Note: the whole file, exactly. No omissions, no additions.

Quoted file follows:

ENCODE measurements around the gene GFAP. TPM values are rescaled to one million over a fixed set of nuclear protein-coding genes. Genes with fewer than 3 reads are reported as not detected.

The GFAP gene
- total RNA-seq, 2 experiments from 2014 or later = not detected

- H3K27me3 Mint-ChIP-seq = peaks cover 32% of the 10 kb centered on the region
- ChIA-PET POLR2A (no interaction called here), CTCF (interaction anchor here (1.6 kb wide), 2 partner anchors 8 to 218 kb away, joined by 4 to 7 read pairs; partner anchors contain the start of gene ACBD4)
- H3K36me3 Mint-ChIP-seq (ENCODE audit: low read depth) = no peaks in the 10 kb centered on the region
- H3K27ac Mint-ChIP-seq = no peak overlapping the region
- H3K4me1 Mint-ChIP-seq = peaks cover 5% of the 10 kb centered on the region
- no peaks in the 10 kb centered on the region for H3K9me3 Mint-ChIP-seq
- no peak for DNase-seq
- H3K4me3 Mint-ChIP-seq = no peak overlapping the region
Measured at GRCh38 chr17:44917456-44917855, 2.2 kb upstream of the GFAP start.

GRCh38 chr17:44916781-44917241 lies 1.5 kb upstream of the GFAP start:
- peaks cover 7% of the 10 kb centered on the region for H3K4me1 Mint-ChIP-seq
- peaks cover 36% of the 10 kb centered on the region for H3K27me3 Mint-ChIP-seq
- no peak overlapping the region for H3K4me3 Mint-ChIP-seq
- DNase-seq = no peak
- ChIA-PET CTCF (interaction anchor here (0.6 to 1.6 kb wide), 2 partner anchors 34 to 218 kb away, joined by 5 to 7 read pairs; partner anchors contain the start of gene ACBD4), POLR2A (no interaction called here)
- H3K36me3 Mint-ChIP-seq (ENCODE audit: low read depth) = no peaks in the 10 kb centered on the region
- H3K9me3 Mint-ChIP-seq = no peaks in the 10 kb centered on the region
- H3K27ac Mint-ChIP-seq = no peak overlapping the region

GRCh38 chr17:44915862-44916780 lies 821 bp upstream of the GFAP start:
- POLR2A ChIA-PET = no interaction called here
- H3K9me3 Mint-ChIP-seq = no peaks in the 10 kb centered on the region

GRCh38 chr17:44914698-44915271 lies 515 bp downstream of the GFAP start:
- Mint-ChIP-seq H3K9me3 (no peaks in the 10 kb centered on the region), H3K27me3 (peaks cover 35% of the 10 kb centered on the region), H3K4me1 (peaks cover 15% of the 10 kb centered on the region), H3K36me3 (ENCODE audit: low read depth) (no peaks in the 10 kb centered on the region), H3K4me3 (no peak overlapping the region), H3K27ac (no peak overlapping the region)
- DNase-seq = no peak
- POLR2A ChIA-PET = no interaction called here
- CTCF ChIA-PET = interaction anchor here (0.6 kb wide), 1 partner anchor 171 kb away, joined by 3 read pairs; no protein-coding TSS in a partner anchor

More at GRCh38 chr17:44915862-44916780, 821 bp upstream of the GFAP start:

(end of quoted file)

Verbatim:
ENCODE measurements around the gene GFAP. TPM values are rescaled to one million over a fixed set of nuclear protein-coding genes. Genes with fewer than 3 reads are reported as not detected.

The GFAP gene
- total RNA-seq, 2 experiments from 2014 or later = not detected

- H3K27me3 Mint-ChIP-seq = peaks cover 32% of the 10 kb centered on the region
- ChIA-PET POLR2A (no interaction called here), CTCF (interaction anchor here (1.6 kb wide), 2 partner anchors 8 to 218 kb away, joined by 4 to 7 read pairs; partner anchors contain the start of gene ACBD4)
- H3K36me3 Mint-ChIP-seq (ENCODE audit: low read depth) = no peaks in the 10 kb centered on the region
- H3K27ac Mint-ChIP-seq = no peak overlapping the region
- H3K4me1 Mint-ChIP-seq = peaks cover 5% of the 10 kb centered on the region
- no peaks in the 10 kb centered on the region for H3K9me3 Mint-ChIP-seq
- no peak for DNase-seq
- H3K4me3 Mint-ChIP-seq = no peak overlapping the region
Measured at GRCh38 chr17:44917456-44917855, 2.2 kb upstream of the GFAP start.

GRCh38 chr17:44916781-44917241 lies 1.5 kb upstream of the GFAP start:
- peaks cover 7% of the 10 kb centered on the region for H3K4me1 Mint-ChIP-seq
- peaks cover 36% of the 10 kb centered on the region for H3K27me3 Mint-ChIP-seq
- no peak overlapping the region for H3K4me3 Mint-ChIP-seq
- DNase-seq = no peak
- ChIA-PET CTCF (interaction anchor here (0.6 to 1.6 kb wide), 2 partner anchors 34 to 218 kb away, joined by 5 to 7 read pairs; partner anchors contain the start of gene ACBD4), POLR2A (no interaction called here)
- H3K36me3 Mint-ChIP-seq (ENCODE audit: low read depth) = no peaks in the 10 kb centered on the region
- H3K9me3 Mint-ChIP-seq = no peaks in the 10 kb centered on the region
- H3K27ac Mint-ChIP-seq = no peak overlapping the region

GRCh38 chr17:44915862-44916780 lies 821 bp upstream of the GFAP start:
- POLR2A ChIA-PET = no interaction called here
- H3K9me3 Mint-ChIP-seq = no peaks in the 10 kb centered on the region

GRCh38 chr17:44914698-44915271 lies 515 bp downstream of the GFAP start:
- Mint-ChIP-seq H3K9me3 (no peaks in the 10 kb centered on the region), H3K27me3 (peaks cover 35% of the 10 kb centered on the region), H3K4me1 (peaks cover 15% of the 10 kb centered on the region), H3K36me3 (ENCODE audit: low read depth) (no peaks in the 10 kb centered on the region), H3K4me3 (no peak overlapping the region), H3K27ac (no peak overlapping the region)
- DNase-seq = no peak
- POLR2A ChIA-PET = no interaction called here
- CTCF ChIA-PET = interaction anchor here (0.6 kb wide), 1 partner anchor 171 kb away, joined by 3 read pairs; no protein-coding TSS in a partner anchor

More at GRCh38 chr17:44915862-44916780, 821 bp upstream of the GFAP start: